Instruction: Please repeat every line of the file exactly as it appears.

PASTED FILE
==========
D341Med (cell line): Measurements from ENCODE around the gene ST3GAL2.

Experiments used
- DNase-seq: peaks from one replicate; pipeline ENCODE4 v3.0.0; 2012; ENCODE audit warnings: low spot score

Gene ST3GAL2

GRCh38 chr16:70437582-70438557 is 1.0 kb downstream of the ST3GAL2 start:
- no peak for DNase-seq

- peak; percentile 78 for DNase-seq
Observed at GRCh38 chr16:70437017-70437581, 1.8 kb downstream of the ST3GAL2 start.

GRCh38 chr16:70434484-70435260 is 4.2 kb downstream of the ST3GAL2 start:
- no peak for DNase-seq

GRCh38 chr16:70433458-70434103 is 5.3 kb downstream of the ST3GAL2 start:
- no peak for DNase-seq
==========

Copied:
D341Med (cell line): Measurements from ENCODE around the gene ST3GAL2.

Experiments used
- DNase-seq: peaks from one replicate; pipeline ENCODE4 v3.0.0; 2012; ENCODE audit warnings: low spot score

Gene ST3GAL2

GRCh38 chr16:70437582-70438557 is 1.0 kb downstream of the ST3GAL2 start:
- no peak for DNase-seq

- peak; percentile 78 for DNase-seq
Observed at GRCh38 chr16:70437017-70437581, 1.8 kb downstream of the ST3GAL2 start.

GRCh38 chr16:70434484-70435260 is 4.2 kb downstream of the ST3GAL2 start:
- no peak for DNase-seq

GRCh38 chr16:70433458-70434103 is 5.3 kb downstream of the ST3GAL2 start:
- no peak for DNase-seq